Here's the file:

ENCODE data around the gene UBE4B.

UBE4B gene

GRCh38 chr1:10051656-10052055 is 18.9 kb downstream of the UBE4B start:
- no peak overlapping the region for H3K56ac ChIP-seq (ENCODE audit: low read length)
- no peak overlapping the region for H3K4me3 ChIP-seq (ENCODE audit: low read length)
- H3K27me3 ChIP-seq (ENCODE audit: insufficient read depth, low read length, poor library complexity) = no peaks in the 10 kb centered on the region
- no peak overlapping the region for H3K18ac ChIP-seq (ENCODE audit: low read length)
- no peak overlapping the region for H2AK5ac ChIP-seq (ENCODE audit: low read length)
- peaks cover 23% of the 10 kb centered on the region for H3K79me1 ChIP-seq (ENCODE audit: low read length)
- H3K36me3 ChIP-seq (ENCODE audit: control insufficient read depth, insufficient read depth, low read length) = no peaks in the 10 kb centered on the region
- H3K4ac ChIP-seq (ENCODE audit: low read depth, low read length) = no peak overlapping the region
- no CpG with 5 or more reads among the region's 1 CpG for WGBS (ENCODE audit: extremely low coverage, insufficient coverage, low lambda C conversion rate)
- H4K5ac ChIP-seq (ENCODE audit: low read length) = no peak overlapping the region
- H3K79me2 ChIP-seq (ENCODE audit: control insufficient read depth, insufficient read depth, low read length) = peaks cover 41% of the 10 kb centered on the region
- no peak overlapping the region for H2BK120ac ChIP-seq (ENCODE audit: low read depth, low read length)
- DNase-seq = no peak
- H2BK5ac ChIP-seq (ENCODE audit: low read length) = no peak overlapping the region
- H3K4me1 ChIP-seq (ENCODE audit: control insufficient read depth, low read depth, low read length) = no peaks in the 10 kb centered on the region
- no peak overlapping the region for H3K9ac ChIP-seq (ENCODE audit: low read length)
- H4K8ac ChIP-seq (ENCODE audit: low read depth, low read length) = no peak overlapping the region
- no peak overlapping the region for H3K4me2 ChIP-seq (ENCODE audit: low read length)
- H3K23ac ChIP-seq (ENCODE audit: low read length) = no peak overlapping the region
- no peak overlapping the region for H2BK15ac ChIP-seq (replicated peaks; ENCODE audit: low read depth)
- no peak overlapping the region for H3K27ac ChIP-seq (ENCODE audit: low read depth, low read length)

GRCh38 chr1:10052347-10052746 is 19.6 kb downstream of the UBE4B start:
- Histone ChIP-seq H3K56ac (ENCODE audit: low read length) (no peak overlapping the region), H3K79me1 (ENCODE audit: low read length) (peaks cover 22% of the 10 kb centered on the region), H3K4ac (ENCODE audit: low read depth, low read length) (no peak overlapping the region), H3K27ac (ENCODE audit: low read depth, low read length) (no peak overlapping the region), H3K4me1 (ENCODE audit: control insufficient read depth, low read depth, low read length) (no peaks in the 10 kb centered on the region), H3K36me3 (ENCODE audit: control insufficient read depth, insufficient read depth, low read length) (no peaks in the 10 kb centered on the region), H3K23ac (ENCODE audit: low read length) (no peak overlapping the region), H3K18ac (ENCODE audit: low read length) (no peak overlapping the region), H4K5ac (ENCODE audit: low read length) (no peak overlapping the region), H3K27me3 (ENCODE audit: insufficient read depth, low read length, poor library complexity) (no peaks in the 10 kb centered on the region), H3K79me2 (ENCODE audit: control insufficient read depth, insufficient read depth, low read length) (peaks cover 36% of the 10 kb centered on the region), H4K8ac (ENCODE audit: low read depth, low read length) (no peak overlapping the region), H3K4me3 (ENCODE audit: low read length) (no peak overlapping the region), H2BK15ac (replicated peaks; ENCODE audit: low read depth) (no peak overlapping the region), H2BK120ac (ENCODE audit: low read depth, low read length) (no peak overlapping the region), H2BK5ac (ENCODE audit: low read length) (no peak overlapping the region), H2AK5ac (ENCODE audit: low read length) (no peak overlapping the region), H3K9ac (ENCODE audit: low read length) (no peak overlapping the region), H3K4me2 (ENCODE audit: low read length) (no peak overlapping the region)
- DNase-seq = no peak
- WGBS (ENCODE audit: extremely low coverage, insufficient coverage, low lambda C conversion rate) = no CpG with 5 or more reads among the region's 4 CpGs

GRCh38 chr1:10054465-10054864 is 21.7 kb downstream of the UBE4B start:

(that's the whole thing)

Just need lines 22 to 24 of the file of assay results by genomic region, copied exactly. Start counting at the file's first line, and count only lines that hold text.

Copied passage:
- H3K23ac ChIP-seq (ENCODE audit: low read length) = no peak overlapping the region
- no peak overlapping the region for H2BK15ac ChIP-seq (replicated peaks; ENCODE audit: low read depth)
- no peak overlapping the region for H3K27ac ChIP-seq (ENCODE audit: low read depth, low read length)